Determined to do his bit in avoiding another life lost to gun violence, Allen turned to a mantra he's held close for years: The Trumpet Is My Weapon.
9-year-old Devante Bryant was hanging out on the stoop of his New Orleans home on July 13, 2020, when he was gunned down by an unidentified shooter. As Devante's name joined the list of young lives lost in a spate of gun violence in July, musician Shamarr Allen thought of his own 9-year-old son and how easily it could've been his child in their place. Determined to do his bit in avoiding another tragedy of this sort, Allen turned to a mantra he's held close for years: The Trumpet Is My Weapon.
"To all the youth in New Orleans, bring me a gun and I'll give you a trumpet no questions asked. I'm doing this until I run out of trumpets," he announced on social media. While he hoped to get as many guns off the street as he could through the gun-for-trumpet exchange program, Allen knew it was important that the kids who came to him felt safe. "I had some trumpets lying around, and I know for me, the trumpet saved me," he told NPR. "I wanted to build a relationship and trust with the kids so that they wouldn't have to worry about getting in any trouble."
Allen reached out to New Orleans Mayor LaToya Cantrell about his program and was connected to the chief of police, Shaun Ferguson. He informed the officials that for the program to work, they couldn't ask him any questions about who gave him the guns. "I said 'Listen, I have a different connection with these kids because I grew up like them, I know what they're going through,'" he revealed. "They aren't bad kids, they're just dealt into bad circumstances." The police agreed to take the guns from him without asking for details as they too knew how important it is to get the guns off the streets.
"People don't understand that these kids are trying and wanting to do other things," said Allen. "But there's just nothing for them to do." In the two weeks since launching the program, he collected six guns that have been turned over to the police for dismantling. His very first exchange was with a young girl who handed over a fully loaded gun in return for a trumpet. The exchange opened his mind, said Allen, adding that he "would never suspect that she would have [a gun]. And she was the most excited about getting [a trumpet]." He also gave her contact information of local musicians who've volunteered to give free music lessons to kids.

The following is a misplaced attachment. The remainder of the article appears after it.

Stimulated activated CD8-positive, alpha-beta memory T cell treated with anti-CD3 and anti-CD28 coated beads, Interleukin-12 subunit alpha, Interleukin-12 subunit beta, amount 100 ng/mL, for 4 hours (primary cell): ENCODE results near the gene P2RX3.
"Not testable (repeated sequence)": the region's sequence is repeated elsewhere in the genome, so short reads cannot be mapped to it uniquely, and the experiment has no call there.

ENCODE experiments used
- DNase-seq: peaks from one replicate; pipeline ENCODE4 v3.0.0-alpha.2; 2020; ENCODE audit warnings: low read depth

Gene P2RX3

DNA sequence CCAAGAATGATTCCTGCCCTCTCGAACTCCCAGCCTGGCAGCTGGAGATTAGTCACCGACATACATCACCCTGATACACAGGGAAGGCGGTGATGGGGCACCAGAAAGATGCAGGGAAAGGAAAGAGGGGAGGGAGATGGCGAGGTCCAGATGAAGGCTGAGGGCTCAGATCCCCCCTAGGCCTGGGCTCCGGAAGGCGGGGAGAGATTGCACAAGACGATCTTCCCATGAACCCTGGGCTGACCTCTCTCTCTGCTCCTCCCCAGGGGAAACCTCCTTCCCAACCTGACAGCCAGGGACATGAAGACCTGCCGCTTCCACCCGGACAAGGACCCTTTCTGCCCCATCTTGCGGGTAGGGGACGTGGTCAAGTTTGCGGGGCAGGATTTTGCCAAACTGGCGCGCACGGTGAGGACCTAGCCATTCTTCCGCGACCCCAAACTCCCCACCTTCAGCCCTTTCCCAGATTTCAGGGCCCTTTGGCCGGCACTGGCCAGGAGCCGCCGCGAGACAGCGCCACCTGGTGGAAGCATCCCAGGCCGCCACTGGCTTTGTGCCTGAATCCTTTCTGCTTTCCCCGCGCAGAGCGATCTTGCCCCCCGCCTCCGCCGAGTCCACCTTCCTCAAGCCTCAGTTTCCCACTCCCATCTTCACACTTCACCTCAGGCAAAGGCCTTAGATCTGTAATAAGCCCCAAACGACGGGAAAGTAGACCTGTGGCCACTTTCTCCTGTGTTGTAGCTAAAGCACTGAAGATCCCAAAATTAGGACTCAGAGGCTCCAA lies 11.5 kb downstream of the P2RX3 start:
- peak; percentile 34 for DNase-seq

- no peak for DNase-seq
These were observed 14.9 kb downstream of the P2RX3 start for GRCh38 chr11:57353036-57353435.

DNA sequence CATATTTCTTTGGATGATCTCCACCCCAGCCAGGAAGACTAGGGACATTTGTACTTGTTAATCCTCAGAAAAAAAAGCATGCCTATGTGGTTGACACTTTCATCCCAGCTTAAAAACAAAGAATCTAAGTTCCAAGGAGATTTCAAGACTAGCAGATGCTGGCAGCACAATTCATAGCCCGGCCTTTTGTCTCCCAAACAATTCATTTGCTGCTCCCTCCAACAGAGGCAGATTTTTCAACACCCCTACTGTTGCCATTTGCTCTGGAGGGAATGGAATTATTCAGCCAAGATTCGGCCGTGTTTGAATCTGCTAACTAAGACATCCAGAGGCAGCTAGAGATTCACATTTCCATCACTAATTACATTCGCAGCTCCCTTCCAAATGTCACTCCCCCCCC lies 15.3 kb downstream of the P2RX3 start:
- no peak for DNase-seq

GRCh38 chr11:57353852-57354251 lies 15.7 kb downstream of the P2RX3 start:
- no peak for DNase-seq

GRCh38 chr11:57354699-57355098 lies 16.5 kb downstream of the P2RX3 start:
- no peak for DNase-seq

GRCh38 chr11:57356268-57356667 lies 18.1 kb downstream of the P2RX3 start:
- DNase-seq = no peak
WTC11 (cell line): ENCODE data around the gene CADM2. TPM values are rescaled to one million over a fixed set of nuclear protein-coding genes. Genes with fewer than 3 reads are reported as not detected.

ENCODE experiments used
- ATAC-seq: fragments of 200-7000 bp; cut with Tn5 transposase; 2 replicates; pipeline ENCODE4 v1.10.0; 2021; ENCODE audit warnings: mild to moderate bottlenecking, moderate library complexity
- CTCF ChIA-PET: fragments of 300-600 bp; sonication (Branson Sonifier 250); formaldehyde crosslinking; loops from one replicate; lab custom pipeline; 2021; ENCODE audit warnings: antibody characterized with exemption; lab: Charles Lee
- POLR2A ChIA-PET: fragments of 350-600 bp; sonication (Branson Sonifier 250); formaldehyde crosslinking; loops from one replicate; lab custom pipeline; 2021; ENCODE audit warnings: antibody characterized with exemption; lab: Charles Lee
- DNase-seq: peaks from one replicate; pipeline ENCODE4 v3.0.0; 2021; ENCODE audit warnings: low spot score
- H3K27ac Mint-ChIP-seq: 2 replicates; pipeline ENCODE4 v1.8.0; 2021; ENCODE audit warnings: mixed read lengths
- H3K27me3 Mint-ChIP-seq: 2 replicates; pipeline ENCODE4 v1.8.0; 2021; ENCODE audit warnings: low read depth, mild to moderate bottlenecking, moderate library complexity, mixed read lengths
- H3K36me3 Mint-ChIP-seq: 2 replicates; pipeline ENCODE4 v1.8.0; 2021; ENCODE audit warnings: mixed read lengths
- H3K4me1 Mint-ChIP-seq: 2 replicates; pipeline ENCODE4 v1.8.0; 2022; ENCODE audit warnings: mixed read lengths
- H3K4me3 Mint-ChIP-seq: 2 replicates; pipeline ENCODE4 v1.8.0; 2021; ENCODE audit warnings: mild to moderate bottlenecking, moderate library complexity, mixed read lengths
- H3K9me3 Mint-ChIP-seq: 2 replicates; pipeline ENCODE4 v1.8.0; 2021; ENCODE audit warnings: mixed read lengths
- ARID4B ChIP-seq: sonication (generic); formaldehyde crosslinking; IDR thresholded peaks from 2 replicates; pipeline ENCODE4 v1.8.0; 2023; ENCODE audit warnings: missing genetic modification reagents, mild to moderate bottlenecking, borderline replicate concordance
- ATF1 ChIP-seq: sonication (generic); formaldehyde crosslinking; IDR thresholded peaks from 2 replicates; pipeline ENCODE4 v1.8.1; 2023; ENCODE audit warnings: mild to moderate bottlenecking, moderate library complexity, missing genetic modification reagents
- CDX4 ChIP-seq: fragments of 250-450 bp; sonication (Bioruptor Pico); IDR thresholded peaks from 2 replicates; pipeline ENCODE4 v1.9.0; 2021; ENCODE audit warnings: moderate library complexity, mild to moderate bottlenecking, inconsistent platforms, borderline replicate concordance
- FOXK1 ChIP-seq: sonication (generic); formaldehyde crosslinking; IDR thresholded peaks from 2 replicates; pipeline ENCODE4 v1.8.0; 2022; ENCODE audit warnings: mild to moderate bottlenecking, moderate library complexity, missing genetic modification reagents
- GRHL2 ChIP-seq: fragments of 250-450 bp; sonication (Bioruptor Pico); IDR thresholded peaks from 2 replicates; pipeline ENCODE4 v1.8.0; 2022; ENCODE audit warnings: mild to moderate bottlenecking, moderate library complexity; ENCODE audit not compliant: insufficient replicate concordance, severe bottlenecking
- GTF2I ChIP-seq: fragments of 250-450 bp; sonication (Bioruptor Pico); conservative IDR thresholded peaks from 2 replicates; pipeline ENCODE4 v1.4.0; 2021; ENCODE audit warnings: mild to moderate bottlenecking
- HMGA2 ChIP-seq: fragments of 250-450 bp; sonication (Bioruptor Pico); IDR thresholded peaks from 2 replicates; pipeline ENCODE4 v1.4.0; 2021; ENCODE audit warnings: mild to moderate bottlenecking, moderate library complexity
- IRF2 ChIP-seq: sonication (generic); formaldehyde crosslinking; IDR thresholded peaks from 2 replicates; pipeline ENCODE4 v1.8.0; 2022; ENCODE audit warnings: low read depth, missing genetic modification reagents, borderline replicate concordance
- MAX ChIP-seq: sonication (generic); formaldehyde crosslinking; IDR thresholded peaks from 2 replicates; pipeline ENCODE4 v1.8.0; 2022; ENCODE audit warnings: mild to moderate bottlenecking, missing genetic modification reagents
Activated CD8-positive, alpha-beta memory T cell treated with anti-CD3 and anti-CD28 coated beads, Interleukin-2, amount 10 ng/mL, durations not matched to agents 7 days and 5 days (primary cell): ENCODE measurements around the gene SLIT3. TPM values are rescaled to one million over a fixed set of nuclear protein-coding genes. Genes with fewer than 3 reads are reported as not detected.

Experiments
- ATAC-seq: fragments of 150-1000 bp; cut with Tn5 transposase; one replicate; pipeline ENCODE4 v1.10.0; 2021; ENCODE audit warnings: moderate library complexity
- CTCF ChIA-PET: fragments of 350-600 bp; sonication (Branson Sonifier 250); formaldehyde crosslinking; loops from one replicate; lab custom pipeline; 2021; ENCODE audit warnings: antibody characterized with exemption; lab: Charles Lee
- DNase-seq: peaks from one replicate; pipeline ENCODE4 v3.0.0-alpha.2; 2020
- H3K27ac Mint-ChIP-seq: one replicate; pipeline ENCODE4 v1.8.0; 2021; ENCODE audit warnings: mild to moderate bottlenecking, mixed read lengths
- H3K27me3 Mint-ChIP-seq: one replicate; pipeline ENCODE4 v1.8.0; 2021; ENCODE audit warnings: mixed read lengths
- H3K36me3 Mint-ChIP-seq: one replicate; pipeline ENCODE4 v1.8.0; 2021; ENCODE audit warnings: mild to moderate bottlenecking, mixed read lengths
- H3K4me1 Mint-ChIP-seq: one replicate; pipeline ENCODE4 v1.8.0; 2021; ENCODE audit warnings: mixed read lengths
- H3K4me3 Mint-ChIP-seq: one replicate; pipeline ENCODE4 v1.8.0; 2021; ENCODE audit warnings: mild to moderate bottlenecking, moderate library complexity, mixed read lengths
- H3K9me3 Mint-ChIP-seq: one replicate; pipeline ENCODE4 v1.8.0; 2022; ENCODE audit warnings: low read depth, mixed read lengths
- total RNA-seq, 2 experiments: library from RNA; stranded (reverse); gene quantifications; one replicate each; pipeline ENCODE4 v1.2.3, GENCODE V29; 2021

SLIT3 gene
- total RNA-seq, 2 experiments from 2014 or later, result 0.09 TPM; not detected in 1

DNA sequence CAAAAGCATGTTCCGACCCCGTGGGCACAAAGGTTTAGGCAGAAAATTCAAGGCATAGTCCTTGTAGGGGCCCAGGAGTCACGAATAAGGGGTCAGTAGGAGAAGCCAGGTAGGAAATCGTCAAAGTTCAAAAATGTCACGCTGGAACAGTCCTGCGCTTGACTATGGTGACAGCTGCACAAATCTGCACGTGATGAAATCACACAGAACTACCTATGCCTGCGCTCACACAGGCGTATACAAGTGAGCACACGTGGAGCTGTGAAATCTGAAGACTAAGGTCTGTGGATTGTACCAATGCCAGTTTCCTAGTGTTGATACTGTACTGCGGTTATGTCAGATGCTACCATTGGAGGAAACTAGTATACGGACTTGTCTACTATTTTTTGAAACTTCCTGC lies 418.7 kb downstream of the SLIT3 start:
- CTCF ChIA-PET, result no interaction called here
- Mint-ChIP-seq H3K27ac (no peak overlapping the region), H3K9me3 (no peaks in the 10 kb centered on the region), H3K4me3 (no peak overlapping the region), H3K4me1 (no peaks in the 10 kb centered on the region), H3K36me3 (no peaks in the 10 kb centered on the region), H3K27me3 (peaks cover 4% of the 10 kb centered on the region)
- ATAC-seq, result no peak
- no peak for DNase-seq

Having exchanged the four trumpets he had in his collection, Allen set up an online fundraiser to collect money for more as he knew there are more kids out there looking to get rid of the firearms in their possession without getting into trouble. "The Trumpet is My Weapon Gun Exchange Program is raising money to purchase trumpets which are about $250 each and music books to exchange for guns from New Orleans youth," he wrote. "As a child and adolescent who grew up in the Lower 9th Ward of New Orleans, I have experienced and engaged in things that individuals at that age should not have to endure. What saved me and redirected my path was a trumpet, the music, and culture of the city that it connected me with."
"It showed me that success, connections, and differences can be managed through self-expression. When I needed money to take care of myself, I played my horn in the French Quarters for tips, and eventually, that grew into a full-on music career traveling the world. If I became upset I expressed that through song. The trumpet became a weapon that really saved my life, so I figured it may be able to have the same impact for another young person from New Orleans," Allen continued. "The goal of The Trumpet Is My Weapon Campaign and Gun Exchange Program is to put trumpets, and eventually other instruments, in the hands of our kids so that they can use it as their weapon and tool for success while taking guns off the street at the same time."
"With a communal effort, we can make a difference in the lives of others. Even one life saved is a step in the right direction," he concluded. The GoFundMe campaign has raised over $37k so far and some have even come forward to donate their own musical instruments. "The trumpet was the first thing that showed me, 'Oh I really don't have to be here. It's really a whole other world out here,'" said Allen. "So if I can create those little opportunities for one or two or three of them, they can actually bring that back to their neighborhood and do it all over again."